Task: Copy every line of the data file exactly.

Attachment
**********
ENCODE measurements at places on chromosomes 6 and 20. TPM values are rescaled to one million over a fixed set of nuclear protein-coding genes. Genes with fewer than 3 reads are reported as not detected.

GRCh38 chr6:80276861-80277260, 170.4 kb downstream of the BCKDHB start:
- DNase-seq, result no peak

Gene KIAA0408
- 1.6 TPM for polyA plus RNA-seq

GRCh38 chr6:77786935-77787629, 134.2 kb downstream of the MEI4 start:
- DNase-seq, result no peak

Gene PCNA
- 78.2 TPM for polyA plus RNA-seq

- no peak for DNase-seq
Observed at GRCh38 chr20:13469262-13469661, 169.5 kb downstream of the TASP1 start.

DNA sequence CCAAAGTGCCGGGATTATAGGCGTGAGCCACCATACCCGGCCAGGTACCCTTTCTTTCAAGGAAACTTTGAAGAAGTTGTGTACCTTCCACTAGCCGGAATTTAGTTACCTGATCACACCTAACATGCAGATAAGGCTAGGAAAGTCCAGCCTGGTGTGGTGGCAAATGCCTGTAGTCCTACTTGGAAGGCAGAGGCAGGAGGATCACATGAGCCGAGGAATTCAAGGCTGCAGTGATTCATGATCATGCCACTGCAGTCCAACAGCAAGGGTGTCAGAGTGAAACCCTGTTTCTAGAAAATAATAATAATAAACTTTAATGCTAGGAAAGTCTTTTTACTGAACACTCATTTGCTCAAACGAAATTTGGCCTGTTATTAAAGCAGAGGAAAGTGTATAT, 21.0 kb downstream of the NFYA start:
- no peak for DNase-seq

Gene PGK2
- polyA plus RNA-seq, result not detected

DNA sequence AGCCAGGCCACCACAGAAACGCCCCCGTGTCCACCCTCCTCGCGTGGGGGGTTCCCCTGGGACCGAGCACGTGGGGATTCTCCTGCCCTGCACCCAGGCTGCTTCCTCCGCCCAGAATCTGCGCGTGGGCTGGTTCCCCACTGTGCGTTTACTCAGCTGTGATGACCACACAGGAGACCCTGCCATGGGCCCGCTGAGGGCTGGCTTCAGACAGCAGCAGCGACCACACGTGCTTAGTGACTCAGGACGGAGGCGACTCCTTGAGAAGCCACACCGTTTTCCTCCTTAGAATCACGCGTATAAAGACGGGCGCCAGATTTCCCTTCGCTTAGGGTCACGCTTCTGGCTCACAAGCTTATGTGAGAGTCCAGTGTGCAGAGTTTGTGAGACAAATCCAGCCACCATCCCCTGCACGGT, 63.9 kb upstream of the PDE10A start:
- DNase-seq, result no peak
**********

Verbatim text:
ENCODE measurements at places on chromosomes 6 and 20. TPM values are rescaled to one million over a fixed set of nuclear protein-coding genes. Genes with fewer than 3 reads are reported as not detected.

GRCh38 chr6:80276861-80277260, 170.4 kb downstream of the BCKDHB start:
- DNase-seq, result no peak

Gene KIAA0408
- 1.6 TPM for polyA plus RNA-seq

GRCh38 chr6:77786935-77787629, 134.2 kb downstream of the MEI4 start:
- DNase-seq, result no peak

Gene PCNA
- 78.2 TPM for polyA plus RNA-seq

- no peak for DNase-seq
Observed at GRCh38 chr20:13469262-13469661, 169.5 kb downstream of the TASP1 start.

DNA sequence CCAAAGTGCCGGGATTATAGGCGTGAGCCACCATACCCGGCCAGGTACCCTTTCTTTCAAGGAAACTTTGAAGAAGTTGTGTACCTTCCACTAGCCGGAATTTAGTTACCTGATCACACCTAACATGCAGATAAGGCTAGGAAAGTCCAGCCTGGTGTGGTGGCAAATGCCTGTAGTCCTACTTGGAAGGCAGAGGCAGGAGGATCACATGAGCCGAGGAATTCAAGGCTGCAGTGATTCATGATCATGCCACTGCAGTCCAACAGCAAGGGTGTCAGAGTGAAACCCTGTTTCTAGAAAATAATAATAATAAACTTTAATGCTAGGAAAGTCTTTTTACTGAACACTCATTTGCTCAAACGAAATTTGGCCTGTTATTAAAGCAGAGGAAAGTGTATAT, 21.0 kb downstream of the NFYA start:
- no peak for DNase-seq

Gene PGK2
- polyA plus RNA-seq, result not detected

DNA sequence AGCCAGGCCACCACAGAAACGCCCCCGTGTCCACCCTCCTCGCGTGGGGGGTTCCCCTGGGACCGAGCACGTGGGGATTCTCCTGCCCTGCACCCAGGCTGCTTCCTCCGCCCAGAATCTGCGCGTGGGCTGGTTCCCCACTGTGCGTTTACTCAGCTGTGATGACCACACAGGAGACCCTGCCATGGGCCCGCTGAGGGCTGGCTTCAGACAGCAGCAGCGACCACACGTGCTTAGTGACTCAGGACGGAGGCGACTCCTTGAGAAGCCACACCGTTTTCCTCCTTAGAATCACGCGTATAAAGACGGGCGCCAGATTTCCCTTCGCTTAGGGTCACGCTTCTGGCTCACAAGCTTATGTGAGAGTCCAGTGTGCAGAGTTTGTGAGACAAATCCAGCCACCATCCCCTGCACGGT, 63.9 kb upstream of the PDE10A start:
- DNase-seq, result no peak